A Perspective on Ionizing Radiation Exposure After the Japanese Wake-Up Call – Part IV – The Health Impact of Radioactive Iodine (I131) from Reactor Explosions and Subsequent Supplementation with KI

Since part III of this series was devoted to the issue of non-ionizing radiation, largely derived from wireless devices such as cell phones, and its impact on health, I have not explored published information on the March 2011 disaster at the Fukushima Daiichi power plant since June.  Interestingly, I feel that it was a good idea to wait this long to write an update since time is one of the best antidotes for the type of fear and panic that was so prevalent in this country right after the power plant disaster in March.  As you may recall, many were predicting a massive and immediate influx of radioactive iodine (I131) into this country, leading to an epidemic of thyroid cancer and other thyroid-related diseases.  These predictions then led to a literal stampede to every vendor of potassium iodide in the country, including Moss Nutrition, by masses of worried people who seemed to be convinced that immediate ingestion of sometimes substantial amounts of potassium iodide would protect them not only from I131-related thyroid dysfunction but from the adverse effects of every other radioactive isotope that was released into the environment by the disaster.

While we cannot say that, given the substantial time required for the development of I131-related thyroid dysfunction, all predictions of adverse effects in this country are incorrect, we can certainly say that, now that almost nine months have elapsed since the disaster, the many predictions of immediate apocalypse were somewhat exaggerated.

Ironically, given that potassium iodide supplementation is effective only with I131, it is interesting to note that current reports coming out of Japan point out that radioactive cesium is now the major environmental concern, as exemplified by the many reports during the first week of December about cesium134 and cesium137 contamination in Japanese baby formula.  In addition, I found online a report from the November 18, 2011 edition of The Japan Times that states the following about radioactive cesium contamination in Japan:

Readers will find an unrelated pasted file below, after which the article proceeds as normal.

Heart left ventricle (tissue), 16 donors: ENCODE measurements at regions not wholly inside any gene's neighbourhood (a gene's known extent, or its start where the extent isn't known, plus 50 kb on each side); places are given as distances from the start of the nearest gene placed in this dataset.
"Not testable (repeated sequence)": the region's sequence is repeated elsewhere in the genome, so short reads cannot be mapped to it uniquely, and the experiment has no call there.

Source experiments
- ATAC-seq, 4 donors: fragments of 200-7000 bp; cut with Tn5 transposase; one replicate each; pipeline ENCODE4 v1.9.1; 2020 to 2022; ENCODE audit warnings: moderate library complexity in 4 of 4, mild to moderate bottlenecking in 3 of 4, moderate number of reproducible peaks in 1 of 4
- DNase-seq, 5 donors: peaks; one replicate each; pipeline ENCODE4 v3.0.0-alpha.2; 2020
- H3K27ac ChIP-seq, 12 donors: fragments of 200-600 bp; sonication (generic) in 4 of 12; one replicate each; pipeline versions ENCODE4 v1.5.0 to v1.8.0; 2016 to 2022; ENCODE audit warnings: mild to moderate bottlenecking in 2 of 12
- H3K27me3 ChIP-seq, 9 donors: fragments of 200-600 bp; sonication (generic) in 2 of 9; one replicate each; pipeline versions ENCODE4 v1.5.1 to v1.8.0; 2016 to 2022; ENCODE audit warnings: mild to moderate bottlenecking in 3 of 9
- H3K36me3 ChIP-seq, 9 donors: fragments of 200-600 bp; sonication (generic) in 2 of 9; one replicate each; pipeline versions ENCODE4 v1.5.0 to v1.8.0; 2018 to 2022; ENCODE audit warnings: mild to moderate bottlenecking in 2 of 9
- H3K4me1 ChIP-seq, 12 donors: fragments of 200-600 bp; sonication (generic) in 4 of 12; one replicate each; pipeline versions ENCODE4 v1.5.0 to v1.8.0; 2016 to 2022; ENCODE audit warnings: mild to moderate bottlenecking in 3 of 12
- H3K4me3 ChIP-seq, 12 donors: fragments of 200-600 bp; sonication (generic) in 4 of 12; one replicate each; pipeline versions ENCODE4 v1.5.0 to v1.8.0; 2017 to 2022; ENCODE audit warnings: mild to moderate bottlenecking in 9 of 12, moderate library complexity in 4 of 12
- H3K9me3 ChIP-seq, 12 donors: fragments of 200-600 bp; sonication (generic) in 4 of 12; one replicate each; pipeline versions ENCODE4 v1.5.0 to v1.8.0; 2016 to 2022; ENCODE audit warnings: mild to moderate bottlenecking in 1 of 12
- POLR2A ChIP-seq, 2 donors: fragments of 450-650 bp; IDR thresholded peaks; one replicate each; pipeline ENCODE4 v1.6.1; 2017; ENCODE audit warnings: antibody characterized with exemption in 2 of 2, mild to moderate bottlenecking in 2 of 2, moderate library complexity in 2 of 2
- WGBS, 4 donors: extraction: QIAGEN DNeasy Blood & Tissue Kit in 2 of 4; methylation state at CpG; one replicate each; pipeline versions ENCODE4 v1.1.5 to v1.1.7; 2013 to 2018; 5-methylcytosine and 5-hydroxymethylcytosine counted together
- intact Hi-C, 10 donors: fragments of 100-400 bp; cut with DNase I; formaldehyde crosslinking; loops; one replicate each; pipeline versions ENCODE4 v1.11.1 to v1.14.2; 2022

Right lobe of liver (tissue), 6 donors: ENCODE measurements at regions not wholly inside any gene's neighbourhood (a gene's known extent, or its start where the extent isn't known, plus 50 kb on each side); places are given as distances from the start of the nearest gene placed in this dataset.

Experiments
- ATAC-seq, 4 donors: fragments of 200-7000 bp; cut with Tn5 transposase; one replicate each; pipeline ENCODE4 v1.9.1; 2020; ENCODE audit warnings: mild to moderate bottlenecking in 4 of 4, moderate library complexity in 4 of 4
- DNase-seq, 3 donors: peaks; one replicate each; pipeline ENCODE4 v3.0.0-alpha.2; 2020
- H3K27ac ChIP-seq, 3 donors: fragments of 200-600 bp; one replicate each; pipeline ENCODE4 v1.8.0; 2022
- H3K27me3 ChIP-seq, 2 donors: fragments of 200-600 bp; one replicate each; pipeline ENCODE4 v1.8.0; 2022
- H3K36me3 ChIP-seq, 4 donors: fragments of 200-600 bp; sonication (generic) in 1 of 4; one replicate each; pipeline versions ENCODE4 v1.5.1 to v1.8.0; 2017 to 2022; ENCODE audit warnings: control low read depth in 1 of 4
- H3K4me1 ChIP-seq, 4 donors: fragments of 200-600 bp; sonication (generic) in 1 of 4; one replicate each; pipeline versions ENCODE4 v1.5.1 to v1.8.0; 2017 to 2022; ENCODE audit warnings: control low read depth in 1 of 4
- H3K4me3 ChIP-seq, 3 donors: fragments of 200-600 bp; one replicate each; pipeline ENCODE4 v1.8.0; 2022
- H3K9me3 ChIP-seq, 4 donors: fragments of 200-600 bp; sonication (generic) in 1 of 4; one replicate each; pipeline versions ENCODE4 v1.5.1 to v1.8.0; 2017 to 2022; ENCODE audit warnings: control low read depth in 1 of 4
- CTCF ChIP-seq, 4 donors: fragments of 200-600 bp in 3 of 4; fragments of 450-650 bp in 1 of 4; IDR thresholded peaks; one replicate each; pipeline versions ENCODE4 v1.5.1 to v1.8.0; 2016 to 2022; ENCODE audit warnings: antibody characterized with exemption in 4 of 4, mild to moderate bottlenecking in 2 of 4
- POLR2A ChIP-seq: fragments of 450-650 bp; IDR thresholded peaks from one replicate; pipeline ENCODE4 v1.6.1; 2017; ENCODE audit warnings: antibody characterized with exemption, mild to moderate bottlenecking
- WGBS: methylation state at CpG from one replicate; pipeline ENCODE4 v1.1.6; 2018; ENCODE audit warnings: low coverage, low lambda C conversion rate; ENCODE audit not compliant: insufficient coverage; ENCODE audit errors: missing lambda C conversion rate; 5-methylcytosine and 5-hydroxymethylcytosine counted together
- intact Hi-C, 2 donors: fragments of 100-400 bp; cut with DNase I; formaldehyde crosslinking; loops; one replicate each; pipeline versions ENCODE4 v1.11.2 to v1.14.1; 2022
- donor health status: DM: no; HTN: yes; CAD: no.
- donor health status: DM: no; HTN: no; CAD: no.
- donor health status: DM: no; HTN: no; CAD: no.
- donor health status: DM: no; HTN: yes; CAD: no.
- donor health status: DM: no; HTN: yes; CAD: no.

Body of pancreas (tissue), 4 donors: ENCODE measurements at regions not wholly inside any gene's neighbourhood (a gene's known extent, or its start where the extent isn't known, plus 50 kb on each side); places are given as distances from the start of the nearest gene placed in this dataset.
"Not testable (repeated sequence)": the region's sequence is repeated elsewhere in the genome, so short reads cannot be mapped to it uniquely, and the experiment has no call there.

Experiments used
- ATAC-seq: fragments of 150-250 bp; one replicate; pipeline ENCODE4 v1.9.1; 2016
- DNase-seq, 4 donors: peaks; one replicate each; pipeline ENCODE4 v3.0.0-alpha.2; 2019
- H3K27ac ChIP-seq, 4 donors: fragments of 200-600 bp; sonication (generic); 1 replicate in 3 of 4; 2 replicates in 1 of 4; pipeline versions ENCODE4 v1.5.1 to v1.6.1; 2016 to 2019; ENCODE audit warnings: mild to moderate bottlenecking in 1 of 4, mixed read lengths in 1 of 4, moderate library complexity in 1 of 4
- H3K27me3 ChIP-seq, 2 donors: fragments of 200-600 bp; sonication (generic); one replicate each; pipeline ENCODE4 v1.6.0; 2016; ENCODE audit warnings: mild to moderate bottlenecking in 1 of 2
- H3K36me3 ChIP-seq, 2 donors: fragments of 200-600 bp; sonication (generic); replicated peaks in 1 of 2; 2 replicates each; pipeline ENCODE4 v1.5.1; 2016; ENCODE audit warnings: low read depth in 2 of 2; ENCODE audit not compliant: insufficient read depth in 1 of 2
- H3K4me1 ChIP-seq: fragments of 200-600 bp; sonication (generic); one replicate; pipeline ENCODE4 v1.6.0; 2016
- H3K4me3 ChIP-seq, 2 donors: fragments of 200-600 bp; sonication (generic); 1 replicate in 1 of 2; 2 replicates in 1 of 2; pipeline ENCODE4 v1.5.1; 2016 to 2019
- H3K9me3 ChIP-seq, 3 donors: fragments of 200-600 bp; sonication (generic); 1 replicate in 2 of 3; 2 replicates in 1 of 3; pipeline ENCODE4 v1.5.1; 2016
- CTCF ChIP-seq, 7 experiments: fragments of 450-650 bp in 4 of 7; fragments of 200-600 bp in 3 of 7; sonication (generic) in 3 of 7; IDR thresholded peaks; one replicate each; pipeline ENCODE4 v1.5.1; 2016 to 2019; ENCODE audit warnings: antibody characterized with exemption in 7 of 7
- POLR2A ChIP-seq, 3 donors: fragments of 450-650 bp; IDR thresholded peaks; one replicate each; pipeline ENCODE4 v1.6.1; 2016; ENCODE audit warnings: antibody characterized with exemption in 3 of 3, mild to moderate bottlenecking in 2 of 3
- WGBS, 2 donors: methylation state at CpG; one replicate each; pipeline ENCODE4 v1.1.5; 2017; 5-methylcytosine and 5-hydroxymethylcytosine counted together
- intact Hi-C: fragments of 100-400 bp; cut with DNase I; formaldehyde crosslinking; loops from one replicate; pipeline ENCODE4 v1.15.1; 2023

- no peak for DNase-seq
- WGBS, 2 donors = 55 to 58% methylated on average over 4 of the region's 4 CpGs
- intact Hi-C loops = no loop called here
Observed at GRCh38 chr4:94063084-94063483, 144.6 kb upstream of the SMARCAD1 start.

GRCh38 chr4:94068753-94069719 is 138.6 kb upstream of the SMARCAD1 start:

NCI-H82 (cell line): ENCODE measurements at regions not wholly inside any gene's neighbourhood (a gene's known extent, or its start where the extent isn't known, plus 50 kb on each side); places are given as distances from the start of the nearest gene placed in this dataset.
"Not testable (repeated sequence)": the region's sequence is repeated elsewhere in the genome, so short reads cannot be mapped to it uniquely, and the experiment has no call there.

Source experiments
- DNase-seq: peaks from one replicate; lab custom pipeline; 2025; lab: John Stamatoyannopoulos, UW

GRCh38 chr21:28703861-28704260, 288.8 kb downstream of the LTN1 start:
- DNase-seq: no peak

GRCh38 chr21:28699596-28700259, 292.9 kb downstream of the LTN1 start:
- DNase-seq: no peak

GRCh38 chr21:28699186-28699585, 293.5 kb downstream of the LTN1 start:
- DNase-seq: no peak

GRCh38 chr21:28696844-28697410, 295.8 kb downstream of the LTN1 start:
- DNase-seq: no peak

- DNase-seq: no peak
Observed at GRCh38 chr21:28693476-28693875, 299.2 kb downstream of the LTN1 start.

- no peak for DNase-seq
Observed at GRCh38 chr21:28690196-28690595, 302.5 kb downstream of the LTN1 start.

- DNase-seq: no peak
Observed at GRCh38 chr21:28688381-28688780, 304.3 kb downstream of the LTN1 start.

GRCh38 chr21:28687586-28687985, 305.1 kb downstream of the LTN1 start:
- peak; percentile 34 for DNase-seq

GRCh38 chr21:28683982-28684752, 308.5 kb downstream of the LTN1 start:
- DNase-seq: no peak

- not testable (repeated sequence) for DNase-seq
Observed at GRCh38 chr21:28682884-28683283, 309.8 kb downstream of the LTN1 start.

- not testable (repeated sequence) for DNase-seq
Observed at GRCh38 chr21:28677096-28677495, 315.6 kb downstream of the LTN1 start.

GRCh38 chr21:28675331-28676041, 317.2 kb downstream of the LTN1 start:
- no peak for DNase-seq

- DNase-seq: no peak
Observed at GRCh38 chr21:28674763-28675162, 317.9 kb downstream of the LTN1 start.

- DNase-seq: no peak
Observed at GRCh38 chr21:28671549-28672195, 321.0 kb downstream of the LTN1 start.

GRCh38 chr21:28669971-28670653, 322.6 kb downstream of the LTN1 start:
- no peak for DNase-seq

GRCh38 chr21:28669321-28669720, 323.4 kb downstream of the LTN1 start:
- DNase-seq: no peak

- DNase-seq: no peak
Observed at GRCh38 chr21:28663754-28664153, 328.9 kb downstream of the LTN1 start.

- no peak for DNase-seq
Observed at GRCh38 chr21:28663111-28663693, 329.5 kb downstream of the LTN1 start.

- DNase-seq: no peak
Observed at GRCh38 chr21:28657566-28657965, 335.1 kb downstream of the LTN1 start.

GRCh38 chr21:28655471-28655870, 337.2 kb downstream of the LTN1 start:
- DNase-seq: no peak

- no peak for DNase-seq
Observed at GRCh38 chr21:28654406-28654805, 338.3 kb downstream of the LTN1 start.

“Radioactive cesium from the crippled Fukushima No. 1 nuclear plant probably reached as far as Hokkaido, Shikoku and the Chugoku region in the west, according to a recent simulation by an international research team based on data after March 20, a week after the hydrogen explosions.

Large areas of eastern and northeastern Japan were probably contaminated, with concentrations of cesium-137 exceeding 1,000 becquerels per kilogram of soil in some places, says the study, which was posted Monday on the website of the National Academy of Sciences.”

For information on units of measurement for ionizing radiation, including the becquerel, please see part I of this series.

Why is there more concern about radioactive cesium compared with radioactive iodine in Japan right now?  In the recently published paper “Impacts of the Fukushima nuclear power plants on marine radioactivity” by Buesseler et al (1) the authors answer this question in two ways.  The first answer relates to the specific nature of the explosion:

“Unlike Chernobyl, there was no large explosive release of core reactor material, so most of the isotopes reported to have spread thus far via atmospheric fallout are primarily the radioactive gases plus fission products such as cesium, which are volatilized at the high temperatures in the reactor core, or during explosions and fires.”

The second answer relates to the differences in half-life between I131 and radioactive cesium:

“There was considerable attention given to 131I releases due to its relatively high activities and tendency to accumulate in the human thyroid if ingested via land-based food supply or if bioconcentrated by seaweeds and consumed as part of the Japanese diet.  We can see that the ocean release ratio of 131I/134Cs must have been relatively constant, with the highest measured activity ratios near 20-30 on March 22 followed by a predictable decrease due to the radioactive decay of 131I with its 8 day half-life.”